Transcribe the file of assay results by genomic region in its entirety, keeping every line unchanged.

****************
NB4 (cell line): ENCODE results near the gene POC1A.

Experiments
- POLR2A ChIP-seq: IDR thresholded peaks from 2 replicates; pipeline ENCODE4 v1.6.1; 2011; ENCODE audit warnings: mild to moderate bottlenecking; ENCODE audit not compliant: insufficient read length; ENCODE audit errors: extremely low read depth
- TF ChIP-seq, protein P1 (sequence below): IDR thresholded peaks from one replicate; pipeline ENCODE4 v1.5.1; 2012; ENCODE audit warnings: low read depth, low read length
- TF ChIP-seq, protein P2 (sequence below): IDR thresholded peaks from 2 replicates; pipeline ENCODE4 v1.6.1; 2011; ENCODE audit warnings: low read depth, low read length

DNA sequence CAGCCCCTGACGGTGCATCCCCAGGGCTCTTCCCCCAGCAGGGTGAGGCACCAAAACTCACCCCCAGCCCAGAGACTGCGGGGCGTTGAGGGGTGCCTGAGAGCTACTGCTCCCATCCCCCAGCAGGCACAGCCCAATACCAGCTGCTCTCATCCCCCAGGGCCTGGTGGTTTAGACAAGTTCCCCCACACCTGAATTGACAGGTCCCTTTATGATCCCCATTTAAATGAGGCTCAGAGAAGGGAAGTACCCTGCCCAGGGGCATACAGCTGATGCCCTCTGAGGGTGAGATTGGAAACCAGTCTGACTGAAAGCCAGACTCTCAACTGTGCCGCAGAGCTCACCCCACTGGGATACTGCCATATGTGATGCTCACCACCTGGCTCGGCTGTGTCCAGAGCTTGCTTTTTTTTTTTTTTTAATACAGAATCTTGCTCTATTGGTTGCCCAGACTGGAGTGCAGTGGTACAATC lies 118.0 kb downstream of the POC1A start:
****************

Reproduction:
NB4 (cell line): ENCODE results near the gene POC1A.

Experiments
- POLR2A ChIP-seq: IDR thresholded peaks from 2 replicates; pipeline ENCODE4 v1.6.1; 2011; ENCODE audit warnings: mild to moderate bottlenecking; ENCODE audit not compliant: insufficient read length; ENCODE audit errors: extremely low read depth
- TF ChIP-seq, protein P1 (sequence below): IDR thresholded peaks from one replicate; pipeline ENCODE4 v1.5.1; 2012; ENCODE audit warnings: low read depth, low read length
- TF ChIP-seq, protein P2 (sequence below): IDR thresholded peaks from 2 replicates; pipeline ENCODE4 v1.6.1; 2011; ENCODE audit warnings: low read depth, low read length

DNA sequence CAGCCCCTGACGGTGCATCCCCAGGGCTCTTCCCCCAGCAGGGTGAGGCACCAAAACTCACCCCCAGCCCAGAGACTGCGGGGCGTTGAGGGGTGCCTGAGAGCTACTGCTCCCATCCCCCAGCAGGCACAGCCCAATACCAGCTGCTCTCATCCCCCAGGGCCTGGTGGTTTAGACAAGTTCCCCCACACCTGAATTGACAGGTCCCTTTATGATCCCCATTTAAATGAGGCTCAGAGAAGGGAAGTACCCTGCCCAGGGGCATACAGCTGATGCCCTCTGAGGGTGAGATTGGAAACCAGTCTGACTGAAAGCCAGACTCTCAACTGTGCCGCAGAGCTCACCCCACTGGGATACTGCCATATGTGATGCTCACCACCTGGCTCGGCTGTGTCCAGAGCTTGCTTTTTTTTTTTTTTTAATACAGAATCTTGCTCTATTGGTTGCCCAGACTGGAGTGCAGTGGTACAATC lies 118.0 kb downstream of the POC1A start: